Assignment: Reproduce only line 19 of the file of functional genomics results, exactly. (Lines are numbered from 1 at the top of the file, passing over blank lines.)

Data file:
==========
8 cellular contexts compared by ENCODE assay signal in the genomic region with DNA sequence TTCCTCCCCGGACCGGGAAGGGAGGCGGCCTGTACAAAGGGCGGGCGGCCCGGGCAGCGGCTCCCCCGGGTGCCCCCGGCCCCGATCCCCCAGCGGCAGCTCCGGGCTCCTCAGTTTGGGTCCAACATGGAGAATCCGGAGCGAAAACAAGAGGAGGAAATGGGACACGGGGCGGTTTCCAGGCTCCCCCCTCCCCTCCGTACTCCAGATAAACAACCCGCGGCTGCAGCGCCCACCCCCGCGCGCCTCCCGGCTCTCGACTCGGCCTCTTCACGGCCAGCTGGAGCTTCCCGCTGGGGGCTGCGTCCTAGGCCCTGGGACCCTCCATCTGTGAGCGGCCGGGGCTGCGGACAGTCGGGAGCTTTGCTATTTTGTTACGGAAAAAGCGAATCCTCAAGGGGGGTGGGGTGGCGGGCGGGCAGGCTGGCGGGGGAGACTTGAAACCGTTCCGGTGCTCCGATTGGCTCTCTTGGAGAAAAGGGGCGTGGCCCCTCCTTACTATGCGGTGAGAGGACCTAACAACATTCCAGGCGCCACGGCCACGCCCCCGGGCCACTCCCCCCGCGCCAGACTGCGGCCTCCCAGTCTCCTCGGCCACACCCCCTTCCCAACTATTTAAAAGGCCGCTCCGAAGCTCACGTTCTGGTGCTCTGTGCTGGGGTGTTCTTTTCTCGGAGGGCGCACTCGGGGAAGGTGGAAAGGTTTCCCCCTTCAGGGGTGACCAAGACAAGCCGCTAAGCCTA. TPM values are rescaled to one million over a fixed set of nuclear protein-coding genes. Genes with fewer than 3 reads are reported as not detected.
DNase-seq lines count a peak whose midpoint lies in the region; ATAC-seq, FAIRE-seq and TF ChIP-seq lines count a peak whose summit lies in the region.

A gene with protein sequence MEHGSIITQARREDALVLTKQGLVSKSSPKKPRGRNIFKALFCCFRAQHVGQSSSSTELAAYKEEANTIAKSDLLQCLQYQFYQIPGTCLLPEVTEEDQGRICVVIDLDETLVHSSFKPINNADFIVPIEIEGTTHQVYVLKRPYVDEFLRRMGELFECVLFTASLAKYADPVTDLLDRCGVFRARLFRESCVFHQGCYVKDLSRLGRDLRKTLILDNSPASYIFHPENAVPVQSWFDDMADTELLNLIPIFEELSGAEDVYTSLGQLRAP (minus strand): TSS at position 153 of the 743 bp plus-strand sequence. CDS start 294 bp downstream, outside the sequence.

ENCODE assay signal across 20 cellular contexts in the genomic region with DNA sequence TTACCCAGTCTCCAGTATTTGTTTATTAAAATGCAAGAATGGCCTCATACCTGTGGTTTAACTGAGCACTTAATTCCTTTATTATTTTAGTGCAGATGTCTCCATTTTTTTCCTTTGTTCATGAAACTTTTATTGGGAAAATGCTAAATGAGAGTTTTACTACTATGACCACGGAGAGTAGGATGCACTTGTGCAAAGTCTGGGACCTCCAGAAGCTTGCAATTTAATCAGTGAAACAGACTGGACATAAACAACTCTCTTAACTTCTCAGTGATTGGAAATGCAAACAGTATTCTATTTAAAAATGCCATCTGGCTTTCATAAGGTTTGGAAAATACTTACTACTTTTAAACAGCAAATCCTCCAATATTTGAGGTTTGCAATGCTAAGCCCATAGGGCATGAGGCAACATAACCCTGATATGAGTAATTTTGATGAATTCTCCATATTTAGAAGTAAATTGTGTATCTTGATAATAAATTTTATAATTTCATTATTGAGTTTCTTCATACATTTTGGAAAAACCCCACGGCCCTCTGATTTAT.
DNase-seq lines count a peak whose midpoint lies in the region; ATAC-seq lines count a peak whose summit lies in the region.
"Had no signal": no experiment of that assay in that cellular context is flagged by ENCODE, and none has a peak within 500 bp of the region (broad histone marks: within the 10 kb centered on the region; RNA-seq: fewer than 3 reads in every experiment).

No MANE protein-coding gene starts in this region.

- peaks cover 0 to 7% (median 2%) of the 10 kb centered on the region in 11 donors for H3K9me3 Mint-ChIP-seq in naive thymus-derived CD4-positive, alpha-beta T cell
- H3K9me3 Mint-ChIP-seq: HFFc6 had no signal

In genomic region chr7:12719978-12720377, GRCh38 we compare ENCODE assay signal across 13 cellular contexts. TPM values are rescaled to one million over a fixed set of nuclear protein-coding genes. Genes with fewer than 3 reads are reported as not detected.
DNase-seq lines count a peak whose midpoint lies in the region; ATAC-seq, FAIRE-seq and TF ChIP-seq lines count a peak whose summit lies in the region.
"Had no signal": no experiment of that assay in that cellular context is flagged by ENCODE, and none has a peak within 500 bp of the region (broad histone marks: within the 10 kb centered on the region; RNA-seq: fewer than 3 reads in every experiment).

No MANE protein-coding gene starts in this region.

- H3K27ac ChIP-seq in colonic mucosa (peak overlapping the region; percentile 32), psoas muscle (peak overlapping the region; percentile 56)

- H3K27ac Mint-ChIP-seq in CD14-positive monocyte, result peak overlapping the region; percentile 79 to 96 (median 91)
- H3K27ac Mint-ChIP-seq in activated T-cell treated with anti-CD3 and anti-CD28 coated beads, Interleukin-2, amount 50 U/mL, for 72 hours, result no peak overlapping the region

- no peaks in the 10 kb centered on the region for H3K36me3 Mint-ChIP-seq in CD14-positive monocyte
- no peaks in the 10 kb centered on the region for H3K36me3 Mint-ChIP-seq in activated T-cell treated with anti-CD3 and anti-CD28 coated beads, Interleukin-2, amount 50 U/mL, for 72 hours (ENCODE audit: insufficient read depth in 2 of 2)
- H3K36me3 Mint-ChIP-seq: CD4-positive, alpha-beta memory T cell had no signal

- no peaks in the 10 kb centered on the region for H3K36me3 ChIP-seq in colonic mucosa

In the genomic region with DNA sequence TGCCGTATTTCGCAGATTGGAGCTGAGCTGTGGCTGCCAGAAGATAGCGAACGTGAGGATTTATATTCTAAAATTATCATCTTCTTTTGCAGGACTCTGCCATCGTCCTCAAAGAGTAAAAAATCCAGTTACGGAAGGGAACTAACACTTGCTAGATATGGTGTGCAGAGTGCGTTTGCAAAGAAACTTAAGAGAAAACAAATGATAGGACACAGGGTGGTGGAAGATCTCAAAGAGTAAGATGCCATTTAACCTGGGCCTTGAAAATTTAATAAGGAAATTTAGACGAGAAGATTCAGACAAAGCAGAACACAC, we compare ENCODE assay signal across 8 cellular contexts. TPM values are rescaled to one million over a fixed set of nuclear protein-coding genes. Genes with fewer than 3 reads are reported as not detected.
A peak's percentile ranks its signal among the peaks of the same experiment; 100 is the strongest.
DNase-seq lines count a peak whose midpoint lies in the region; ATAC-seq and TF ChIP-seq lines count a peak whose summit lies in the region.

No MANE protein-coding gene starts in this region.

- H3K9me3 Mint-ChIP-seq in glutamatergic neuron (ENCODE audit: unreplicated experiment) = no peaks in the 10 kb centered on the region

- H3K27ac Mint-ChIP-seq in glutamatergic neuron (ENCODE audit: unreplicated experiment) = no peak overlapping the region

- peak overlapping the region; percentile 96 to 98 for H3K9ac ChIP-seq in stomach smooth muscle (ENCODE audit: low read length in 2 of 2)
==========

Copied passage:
- H3K36me3 Mint-ChIP-seq: CD4-positive, alpha-beta memory T cell had no signal